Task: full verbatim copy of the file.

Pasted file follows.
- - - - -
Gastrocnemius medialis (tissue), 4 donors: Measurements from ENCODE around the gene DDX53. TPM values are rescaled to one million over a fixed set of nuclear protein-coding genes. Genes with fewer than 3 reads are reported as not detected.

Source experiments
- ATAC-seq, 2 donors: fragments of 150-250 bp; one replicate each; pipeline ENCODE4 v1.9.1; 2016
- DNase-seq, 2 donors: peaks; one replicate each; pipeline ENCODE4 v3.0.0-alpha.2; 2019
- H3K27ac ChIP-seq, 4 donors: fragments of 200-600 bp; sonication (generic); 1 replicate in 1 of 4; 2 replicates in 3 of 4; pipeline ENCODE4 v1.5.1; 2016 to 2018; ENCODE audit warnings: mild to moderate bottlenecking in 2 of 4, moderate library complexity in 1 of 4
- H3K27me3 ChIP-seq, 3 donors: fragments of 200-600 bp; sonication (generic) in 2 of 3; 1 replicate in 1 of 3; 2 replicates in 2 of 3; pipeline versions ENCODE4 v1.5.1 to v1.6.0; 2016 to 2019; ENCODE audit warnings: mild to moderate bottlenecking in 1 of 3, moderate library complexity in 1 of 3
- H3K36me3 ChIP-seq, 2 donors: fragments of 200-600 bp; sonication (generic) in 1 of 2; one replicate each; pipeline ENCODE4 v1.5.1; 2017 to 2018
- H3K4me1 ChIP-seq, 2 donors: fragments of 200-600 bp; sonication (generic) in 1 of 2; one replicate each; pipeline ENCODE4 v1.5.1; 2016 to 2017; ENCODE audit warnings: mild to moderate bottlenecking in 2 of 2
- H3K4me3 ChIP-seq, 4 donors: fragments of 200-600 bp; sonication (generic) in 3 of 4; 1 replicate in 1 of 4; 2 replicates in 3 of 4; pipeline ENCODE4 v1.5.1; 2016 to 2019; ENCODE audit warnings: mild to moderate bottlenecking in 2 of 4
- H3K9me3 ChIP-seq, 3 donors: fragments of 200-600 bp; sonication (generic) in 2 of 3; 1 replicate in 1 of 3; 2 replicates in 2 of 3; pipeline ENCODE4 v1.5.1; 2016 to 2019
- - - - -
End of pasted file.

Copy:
Gastrocnemius medialis (tissue), 4 donors: Measurements from ENCODE around the gene DDX53. TPM values are rescaled to one million over a fixed set of nuclear protein-coding genes. Genes with fewer than 3 reads are reported as not detected.

Source experiments
- ATAC-seq, 2 donors: fragments of 150-250 bp; one replicate each; pipeline ENCODE4 v1.9.1; 2016
- DNase-seq, 2 donors: peaks; one replicate each; pipeline ENCODE4 v3.0.0-alpha.2; 2019
- H3K27ac ChIP-seq, 4 donors: fragments of 200-600 bp; sonication (generic); 1 replicate in 1 of 4; 2 replicates in 3 of 4; pipeline ENCODE4 v1.5.1; 2016 to 2018; ENCODE audit warnings: mild to moderate bottlenecking in 2 of 4, moderate library complexity in 1 of 4
- H3K27me3 ChIP-seq, 3 donors: fragments of 200-600 bp; sonication (generic) in 2 of 3; 1 replicate in 1 of 3; 2 replicates in 2 of 3; pipeline versions ENCODE4 v1.5.1 to v1.6.0; 2016 to 2019; ENCODE audit warnings: mild to moderate bottlenecking in 1 of 3, moderate library complexity in 1 of 3
- H3K36me3 ChIP-seq, 2 donors: fragments of 200-600 bp; sonication (generic) in 1 of 2; one replicate each; pipeline ENCODE4 v1.5.1; 2017 to 2018
- H3K4me1 ChIP-seq, 2 donors: fragments of 200-600 bp; sonication (generic) in 1 of 2; one replicate each; pipeline ENCODE4 v1.5.1; 2016 to 2017; ENCODE audit warnings: mild to moderate bottlenecking in 2 of 2
- H3K4me3 ChIP-seq, 4 donors: fragments of 200-600 bp; sonication (generic) in 3 of 4; 1 replicate in 1 of 4; 2 replicates in 3 of 4; pipeline ENCODE4 v1.5.1; 2016 to 2019; ENCODE audit warnings: mild to moderate bottlenecking in 2 of 4
- H3K9me3 ChIP-seq, 3 donors: fragments of 200-600 bp; sonication (generic) in 2 of 3; 1 replicate in 1 of 3; 2 replicates in 2 of 3; pipeline ENCODE4 v1.5.1; 2016 to 2019